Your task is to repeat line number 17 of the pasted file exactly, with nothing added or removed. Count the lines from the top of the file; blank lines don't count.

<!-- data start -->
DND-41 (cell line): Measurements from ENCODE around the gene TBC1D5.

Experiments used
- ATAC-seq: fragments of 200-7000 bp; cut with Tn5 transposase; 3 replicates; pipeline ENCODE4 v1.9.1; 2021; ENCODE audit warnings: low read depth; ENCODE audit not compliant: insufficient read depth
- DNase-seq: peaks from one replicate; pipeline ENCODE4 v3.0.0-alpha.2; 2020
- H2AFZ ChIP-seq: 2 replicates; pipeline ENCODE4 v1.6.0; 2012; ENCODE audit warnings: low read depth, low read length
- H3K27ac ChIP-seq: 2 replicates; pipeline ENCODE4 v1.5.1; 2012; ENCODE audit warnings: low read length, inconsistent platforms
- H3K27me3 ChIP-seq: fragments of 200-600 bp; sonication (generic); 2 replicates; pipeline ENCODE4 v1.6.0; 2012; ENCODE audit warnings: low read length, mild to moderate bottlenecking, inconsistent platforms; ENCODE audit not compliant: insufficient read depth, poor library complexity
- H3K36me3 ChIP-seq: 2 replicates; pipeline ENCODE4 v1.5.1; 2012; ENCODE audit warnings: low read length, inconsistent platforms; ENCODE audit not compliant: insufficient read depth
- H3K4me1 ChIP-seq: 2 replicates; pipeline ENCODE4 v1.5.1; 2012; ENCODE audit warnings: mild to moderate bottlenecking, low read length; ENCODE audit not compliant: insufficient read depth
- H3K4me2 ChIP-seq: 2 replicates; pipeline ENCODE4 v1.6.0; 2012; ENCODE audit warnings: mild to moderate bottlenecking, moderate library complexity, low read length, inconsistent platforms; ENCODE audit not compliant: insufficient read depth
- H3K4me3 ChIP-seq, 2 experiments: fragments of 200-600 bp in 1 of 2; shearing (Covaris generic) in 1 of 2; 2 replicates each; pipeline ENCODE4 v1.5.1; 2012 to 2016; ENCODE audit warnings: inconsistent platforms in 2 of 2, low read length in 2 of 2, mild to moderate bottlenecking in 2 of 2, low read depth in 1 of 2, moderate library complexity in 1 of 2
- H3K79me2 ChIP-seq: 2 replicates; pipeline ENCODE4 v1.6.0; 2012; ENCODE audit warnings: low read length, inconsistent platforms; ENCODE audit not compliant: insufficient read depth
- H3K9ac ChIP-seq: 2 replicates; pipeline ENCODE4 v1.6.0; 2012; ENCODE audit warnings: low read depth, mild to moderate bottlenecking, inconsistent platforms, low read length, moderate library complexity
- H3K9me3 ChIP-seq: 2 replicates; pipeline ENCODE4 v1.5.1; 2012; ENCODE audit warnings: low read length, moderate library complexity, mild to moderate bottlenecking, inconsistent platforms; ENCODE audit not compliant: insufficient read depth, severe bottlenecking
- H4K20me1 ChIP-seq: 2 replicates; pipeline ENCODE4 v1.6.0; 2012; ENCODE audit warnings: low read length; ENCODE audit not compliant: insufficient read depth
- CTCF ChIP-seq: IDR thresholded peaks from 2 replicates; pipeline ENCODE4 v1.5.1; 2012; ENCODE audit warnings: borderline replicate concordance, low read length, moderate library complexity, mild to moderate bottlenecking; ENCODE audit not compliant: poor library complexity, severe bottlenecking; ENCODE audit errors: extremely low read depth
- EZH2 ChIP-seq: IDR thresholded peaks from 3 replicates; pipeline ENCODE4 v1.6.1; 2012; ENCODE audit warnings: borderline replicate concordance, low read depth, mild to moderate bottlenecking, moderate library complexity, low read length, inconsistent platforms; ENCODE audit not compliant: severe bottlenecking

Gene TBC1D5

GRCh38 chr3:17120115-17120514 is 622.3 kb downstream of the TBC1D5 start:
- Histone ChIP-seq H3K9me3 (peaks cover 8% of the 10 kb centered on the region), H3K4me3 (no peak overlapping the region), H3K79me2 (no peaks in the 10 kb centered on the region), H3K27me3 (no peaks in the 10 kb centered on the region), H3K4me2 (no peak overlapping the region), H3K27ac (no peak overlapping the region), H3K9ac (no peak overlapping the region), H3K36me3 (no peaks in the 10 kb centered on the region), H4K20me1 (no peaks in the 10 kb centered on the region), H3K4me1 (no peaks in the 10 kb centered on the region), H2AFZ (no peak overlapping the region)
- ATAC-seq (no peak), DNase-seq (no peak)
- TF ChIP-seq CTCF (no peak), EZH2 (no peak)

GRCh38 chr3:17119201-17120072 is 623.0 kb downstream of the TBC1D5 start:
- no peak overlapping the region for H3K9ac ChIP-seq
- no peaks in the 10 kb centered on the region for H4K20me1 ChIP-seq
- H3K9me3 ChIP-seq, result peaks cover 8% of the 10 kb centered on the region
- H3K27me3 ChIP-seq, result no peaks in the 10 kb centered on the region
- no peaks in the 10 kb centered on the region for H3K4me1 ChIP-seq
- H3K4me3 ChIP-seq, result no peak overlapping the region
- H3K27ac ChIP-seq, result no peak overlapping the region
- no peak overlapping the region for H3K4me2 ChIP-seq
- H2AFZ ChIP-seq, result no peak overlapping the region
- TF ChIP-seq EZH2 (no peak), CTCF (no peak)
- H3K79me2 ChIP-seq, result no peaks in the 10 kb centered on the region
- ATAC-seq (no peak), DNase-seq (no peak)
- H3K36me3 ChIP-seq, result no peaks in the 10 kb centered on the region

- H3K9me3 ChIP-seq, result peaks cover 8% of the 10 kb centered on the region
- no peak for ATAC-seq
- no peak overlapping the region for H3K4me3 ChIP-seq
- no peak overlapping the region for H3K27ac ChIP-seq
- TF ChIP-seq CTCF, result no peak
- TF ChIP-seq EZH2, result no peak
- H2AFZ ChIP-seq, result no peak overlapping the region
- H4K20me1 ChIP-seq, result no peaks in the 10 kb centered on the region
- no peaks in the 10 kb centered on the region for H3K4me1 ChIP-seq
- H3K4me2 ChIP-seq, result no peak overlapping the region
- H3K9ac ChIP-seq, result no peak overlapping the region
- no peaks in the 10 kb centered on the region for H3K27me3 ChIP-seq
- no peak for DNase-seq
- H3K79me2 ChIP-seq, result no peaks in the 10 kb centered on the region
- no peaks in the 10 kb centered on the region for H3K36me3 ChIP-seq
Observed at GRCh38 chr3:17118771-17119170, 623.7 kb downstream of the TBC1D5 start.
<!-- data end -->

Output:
- EZH2 ChIP-seq: IDR thresholded peaks from 3 replicates; pipeline ENCODE4 v1.6.1; 2012; ENCODE audit warnings: borderline replicate concordance, low read depth, mild to moderate bottlenecking, moderate library complexity, low read length, inconsistent platforms; ENCODE audit not compliant: severe bottlenecking